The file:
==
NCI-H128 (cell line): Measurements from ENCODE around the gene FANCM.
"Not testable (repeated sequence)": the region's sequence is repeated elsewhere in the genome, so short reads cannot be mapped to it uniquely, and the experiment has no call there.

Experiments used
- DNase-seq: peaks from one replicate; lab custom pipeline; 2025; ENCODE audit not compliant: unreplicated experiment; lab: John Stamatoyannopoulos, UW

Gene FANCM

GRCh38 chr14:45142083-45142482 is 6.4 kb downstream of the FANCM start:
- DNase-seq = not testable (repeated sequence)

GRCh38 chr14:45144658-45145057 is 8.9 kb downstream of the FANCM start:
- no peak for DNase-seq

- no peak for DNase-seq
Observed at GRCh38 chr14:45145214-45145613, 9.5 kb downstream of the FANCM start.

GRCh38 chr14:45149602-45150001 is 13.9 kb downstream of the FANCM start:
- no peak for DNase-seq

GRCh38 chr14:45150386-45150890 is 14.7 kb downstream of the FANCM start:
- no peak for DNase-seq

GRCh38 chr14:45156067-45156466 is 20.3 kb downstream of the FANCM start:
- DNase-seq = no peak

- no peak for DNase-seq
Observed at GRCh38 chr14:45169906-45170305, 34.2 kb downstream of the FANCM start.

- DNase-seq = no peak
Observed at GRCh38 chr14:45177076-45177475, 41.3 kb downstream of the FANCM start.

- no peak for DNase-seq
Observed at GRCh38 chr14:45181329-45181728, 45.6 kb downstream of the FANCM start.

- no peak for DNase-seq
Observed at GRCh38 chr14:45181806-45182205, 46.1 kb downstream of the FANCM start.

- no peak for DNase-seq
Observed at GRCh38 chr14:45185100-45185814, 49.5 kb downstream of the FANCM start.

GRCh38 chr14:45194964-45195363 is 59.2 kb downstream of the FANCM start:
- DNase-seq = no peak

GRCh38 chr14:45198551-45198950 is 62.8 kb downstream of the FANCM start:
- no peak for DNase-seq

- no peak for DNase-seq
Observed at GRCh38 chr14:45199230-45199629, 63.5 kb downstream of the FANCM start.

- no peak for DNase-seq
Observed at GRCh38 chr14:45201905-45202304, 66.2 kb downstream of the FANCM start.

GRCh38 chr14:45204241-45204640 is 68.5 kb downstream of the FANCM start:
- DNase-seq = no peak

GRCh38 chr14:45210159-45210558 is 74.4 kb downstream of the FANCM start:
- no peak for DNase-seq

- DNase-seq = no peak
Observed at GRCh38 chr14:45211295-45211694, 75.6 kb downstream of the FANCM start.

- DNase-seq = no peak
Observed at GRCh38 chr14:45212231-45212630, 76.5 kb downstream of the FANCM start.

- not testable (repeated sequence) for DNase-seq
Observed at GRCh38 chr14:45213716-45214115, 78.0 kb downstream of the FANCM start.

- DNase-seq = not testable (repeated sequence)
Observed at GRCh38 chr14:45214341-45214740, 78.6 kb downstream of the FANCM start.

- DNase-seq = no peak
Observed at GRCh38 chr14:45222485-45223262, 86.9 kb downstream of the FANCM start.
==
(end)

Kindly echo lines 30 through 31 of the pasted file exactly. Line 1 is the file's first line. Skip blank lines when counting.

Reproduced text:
GRCh38 chr14:45198551-45198950 is 62.8 kb downstream of the FANCM start:
- no peak for DNase-seq